An unexpected surge in the price of DRam, which saw its value double in the past few days, has sparked off a spree of panic buying on the UK market.
Industry insiders are blaming a number of factors, ranging from alleged product shortages as a result of the Korean financial crisis, to rumours that Texas Instruments was pulling out of DRam.
Some vendors have already sold out of their existing stock of memory, not wishing to be caught with old stock in the new year. Forced cuts in memory production in Korea have apparently brought about high demand for products made in Taiwan and the US as well as Korea and Japan.
Sukh Rayat, general manager at memory distributor Flashpoint, believed the price was expected to rise, but not by the amount it has and not so soon. He said it expects it will drop again shortly.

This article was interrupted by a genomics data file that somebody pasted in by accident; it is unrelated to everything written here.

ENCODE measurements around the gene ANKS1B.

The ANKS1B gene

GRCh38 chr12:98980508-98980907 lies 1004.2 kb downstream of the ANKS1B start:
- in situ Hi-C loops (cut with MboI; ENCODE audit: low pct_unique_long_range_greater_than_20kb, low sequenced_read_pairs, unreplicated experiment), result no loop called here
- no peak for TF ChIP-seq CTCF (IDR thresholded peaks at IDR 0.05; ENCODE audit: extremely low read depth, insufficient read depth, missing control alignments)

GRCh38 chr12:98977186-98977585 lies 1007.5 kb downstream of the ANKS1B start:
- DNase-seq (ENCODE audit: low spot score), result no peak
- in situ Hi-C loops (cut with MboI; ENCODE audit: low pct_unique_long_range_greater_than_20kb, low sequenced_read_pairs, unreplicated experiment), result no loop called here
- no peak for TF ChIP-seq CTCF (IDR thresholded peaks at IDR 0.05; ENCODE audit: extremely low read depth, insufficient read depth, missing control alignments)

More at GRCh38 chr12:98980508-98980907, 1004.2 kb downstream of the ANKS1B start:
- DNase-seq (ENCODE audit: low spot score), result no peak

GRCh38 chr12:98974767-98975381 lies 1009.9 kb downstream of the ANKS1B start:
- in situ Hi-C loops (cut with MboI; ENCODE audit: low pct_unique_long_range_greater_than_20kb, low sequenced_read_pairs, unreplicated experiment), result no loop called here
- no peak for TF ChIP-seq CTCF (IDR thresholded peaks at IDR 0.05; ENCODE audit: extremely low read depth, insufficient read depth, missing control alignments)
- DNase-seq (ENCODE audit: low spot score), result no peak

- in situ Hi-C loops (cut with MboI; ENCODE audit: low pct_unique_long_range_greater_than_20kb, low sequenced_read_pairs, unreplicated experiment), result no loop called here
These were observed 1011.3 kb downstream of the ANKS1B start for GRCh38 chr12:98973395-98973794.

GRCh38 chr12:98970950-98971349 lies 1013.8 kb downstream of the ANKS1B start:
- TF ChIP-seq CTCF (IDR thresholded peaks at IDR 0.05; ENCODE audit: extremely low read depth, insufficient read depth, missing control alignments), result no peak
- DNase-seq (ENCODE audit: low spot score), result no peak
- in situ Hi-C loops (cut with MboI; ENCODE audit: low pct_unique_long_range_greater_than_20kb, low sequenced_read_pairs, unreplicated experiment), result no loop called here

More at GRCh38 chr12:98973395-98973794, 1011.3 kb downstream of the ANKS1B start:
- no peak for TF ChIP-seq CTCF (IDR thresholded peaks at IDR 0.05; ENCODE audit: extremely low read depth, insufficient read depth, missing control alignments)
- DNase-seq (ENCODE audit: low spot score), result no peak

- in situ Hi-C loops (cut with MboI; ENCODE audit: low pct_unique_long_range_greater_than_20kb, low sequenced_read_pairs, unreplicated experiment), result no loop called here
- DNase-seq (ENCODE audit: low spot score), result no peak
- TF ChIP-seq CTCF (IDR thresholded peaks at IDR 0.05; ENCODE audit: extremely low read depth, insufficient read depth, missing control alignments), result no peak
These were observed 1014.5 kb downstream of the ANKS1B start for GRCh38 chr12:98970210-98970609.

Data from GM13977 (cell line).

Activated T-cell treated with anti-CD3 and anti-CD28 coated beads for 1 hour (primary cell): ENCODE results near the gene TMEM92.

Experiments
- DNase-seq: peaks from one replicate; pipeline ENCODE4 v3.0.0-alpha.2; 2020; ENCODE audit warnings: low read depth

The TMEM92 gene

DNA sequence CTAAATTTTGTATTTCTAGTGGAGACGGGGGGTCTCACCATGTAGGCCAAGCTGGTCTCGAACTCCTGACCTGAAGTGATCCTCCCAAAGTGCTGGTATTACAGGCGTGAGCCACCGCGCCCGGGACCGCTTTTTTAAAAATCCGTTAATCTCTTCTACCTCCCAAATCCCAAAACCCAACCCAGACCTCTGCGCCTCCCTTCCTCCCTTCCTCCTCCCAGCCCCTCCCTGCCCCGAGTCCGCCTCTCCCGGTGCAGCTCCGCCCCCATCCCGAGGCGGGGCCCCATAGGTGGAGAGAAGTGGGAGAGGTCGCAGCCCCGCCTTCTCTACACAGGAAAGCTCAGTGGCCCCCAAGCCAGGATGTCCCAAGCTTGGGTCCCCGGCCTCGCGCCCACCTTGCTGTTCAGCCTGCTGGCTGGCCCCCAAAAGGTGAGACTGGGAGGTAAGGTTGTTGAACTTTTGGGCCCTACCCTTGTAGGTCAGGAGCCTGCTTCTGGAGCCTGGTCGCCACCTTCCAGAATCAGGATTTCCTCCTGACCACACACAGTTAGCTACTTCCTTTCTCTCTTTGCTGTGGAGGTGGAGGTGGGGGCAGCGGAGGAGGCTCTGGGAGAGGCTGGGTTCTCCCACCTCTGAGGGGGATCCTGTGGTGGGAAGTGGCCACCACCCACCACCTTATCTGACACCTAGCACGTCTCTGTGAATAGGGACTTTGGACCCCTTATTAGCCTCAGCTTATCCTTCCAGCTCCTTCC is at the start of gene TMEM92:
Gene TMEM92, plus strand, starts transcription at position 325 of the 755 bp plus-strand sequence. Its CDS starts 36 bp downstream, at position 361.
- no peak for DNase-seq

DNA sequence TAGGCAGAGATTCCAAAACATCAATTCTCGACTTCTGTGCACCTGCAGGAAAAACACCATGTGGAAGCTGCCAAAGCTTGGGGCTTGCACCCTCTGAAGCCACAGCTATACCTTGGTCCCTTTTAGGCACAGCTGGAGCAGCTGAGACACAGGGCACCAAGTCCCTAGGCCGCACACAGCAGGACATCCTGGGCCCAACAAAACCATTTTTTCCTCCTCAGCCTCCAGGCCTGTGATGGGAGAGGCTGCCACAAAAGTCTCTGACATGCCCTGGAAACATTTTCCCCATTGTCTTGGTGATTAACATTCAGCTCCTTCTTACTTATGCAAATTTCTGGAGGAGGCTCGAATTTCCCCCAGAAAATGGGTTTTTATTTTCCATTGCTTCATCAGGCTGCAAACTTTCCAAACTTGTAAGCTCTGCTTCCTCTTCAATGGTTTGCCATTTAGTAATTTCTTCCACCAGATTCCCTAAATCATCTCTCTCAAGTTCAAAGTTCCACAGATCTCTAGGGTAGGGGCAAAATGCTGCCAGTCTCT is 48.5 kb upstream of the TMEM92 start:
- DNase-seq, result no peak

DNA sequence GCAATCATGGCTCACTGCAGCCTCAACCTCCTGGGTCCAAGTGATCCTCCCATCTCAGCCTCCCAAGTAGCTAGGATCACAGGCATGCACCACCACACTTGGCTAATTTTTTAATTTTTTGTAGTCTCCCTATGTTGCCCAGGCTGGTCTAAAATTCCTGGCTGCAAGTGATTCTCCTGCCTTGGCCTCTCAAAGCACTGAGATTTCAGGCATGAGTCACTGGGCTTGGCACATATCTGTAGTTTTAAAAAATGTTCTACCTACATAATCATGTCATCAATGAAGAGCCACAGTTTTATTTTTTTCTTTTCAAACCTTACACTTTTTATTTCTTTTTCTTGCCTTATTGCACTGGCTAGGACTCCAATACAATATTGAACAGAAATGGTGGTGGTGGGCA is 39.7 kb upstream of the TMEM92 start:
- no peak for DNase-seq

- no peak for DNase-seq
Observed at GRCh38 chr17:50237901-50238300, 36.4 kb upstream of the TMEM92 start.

He added that removal of standard duty rates by the European Commission on 31 December may also be the perfect opportunity for vendors to name their own prices.
Andrew MacKenzie, Datrontech director of memory business, agreed and suggested that vendors are trying to take advantage of the situation.
'People are being caught short and manufacturers are definitely milking it,' he said.
He added that prices were not expected to rise before the end of January, when Intel will announce its impending price cuts, and the Chinese New Year in February, when Asian markets tend to dump stock.
There were widespread suggestions that three Korean vendors of memory have been put on cash-with-order status by their DRam packaging suppliers.
This has had a knock-on effect causing demand for SDRam to rise and 16Mbit parts were expected to open on 12 January at a price of over $30, according to sources.
The rumour that Texas Instruments, a major player in the DRam market in Europe, was about to pull out may also have impacted the price. When confronted by one distributor, Texas Instruments would neither confirm nor deny the rumour.
The vendor was unavailable to comment.
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